Jessica Port, front left, and her attorney Michele Zavos, front right, speak to reporters after the Court of Appeals of Maryland heard her case for divorce from her wife, Virginia Anne Cowan, back right, on April 6 in Annapolis, Md. The couple married in California but were denied a divorce in Maryland. (Steve Ruark/AP)

When Jessica Port showed up in court Friday to pursue a divorce, she first stopped to consult with her lawyer. Then she crossed the room to hug her ex, chatting happily until it was time to be seated.

The electronic board outside the courtroom identified the case as “No. 69, Jessica Port v. Virginia Anne Cowan.” That title is misleading. Port and Cowan are on the same side of this case: They both want to get divorced. But a Prince George’s County judge said they could not, reasoning that because same-sex marriage is not legal in the state, neither is same-sex divorce.

Now the highest court in Maryland will decide whether he was right, and whether the women will be required to maintain a bond they’ve tried for almost two years to sever.

The case represents just one of the many blind spots in the legal infrastructure of same-sex marriage in America. Couples often have different rights when they cross jurisdictional lines and may not have the same status in the eyes of the federal government as they do in their home states. The laws are constantly evolving and election-year politics promise to heighten the already divisive passion surrounding the issue.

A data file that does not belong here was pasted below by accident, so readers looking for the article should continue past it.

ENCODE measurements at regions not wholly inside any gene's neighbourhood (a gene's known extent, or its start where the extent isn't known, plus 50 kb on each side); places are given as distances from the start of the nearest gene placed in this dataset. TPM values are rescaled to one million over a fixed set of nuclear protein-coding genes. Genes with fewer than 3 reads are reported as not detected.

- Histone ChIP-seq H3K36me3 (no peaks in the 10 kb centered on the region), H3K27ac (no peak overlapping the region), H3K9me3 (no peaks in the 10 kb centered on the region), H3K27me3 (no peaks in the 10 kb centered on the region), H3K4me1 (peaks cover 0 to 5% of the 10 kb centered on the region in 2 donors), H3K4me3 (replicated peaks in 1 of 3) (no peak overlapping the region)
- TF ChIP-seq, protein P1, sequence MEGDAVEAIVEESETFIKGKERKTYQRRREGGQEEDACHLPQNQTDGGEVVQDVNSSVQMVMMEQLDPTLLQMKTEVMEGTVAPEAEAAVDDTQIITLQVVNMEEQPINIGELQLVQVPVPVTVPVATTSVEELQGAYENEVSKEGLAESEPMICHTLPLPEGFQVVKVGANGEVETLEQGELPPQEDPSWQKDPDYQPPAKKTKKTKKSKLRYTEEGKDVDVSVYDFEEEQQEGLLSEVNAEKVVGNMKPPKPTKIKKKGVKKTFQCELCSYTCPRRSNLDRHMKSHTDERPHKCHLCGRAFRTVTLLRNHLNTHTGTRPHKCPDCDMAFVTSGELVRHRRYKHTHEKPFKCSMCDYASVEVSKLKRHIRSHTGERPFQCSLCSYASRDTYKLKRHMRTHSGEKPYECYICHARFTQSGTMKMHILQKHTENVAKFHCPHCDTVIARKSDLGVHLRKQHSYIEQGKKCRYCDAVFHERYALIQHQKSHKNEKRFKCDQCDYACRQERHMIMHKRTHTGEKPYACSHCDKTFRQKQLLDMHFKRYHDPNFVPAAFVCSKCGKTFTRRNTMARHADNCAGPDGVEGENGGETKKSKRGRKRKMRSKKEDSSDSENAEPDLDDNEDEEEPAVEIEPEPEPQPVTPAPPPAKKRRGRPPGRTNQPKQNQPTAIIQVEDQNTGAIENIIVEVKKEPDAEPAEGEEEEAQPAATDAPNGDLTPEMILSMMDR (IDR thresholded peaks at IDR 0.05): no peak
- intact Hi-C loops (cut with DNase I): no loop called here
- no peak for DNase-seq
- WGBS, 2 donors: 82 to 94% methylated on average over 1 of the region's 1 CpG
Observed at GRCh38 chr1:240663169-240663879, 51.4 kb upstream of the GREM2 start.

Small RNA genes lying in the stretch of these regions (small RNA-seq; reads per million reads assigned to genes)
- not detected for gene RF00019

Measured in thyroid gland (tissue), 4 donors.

Port was 21 when she met Cowan at at a meeting for gay and lesbian students and their allies at Montgomery College in Rockville. The two quickly fell in love and after a year decided to move in together. An engagement followed and when California legalized same-sex marriage in 2008, they flew to San Francisco, exchanged vows at the courthouse and spent the rest of the trip sight-seeing.

But soon after their return it became apparent that the marriage wasn’t working. “We were so young when we met and fell in love and kind of fell in love with this fantasy idea of being together and growing old together,” says Port, now 30 and a counselor at a high school for at-risk youth. “We realized that that future we had agreed upon was very different — we wanted different things.”